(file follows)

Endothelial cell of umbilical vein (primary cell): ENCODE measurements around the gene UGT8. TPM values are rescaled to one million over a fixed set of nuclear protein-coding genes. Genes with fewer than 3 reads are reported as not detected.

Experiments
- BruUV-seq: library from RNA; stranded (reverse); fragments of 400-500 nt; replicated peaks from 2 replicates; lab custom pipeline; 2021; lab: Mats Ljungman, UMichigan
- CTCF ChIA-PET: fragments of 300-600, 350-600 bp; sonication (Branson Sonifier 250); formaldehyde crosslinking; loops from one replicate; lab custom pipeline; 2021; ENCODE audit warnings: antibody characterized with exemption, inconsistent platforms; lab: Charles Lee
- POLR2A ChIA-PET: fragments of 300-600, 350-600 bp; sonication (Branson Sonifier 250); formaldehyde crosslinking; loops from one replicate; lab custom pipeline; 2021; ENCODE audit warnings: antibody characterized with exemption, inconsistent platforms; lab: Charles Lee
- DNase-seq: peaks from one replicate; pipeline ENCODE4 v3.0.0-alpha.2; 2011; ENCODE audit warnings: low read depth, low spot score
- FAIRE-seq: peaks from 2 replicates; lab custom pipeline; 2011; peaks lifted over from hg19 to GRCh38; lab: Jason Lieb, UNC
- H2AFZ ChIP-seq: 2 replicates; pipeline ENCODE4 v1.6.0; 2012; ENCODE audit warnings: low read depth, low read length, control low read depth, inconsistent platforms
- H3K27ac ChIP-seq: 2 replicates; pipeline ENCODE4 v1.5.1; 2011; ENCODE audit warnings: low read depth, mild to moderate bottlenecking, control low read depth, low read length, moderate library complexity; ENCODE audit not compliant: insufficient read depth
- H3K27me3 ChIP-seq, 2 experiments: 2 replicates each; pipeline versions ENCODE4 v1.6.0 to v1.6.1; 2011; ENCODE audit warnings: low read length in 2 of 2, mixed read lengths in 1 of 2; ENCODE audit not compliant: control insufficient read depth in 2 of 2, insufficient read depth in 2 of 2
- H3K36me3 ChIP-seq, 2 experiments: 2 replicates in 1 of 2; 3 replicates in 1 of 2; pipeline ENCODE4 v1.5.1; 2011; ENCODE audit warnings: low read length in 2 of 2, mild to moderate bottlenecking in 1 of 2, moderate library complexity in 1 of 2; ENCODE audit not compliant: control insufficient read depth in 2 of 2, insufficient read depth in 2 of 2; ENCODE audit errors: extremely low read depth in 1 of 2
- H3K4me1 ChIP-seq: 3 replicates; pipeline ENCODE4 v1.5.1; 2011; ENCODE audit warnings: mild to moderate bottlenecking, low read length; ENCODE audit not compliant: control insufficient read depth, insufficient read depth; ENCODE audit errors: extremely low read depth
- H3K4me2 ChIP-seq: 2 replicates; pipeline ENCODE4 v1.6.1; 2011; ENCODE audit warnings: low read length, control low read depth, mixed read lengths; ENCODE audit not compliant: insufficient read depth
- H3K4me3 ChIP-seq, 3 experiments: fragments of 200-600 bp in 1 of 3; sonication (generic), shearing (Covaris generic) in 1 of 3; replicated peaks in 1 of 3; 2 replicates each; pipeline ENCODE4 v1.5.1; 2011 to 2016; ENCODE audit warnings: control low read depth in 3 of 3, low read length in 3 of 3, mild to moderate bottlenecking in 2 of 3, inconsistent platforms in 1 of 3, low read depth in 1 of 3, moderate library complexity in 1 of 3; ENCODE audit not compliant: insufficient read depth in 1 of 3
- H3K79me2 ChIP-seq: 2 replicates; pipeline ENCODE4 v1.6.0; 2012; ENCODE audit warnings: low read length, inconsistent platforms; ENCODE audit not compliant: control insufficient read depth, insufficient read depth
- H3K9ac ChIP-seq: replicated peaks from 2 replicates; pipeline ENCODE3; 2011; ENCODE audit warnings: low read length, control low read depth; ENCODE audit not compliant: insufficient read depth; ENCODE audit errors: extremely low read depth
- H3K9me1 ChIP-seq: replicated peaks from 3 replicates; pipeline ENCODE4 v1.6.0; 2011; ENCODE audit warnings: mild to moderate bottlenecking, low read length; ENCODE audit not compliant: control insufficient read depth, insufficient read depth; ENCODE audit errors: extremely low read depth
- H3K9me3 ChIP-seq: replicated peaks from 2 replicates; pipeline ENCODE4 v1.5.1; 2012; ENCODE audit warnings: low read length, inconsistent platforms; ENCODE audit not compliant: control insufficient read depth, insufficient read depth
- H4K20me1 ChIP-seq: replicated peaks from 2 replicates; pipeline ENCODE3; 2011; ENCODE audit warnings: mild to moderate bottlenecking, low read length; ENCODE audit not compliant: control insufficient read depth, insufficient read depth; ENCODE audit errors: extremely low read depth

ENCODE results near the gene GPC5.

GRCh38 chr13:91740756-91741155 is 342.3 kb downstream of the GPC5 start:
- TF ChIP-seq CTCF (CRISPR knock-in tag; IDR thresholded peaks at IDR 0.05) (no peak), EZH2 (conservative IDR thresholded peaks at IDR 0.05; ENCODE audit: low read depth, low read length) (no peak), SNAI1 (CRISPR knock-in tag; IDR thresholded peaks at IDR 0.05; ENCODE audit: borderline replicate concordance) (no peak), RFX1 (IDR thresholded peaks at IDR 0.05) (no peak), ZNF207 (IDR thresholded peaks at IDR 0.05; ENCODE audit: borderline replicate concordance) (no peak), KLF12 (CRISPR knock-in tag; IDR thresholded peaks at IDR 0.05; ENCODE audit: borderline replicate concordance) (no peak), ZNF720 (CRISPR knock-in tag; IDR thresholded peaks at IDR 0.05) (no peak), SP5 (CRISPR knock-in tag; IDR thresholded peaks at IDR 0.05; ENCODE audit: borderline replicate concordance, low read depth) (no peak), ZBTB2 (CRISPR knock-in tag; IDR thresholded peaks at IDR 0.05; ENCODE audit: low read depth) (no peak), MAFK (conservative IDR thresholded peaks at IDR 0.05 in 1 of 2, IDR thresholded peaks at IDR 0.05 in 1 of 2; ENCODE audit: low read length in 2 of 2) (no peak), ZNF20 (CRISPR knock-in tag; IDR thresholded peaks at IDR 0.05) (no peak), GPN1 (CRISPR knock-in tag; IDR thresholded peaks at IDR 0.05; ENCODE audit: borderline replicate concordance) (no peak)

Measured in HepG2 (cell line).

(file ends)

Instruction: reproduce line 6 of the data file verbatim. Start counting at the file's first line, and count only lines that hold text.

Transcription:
- DNase-seq: peaks from one replicate; pipeline ENCODE4 v3.0.0-alpha.2; 2011; ENCODE audit warnings: low read depth, low spot score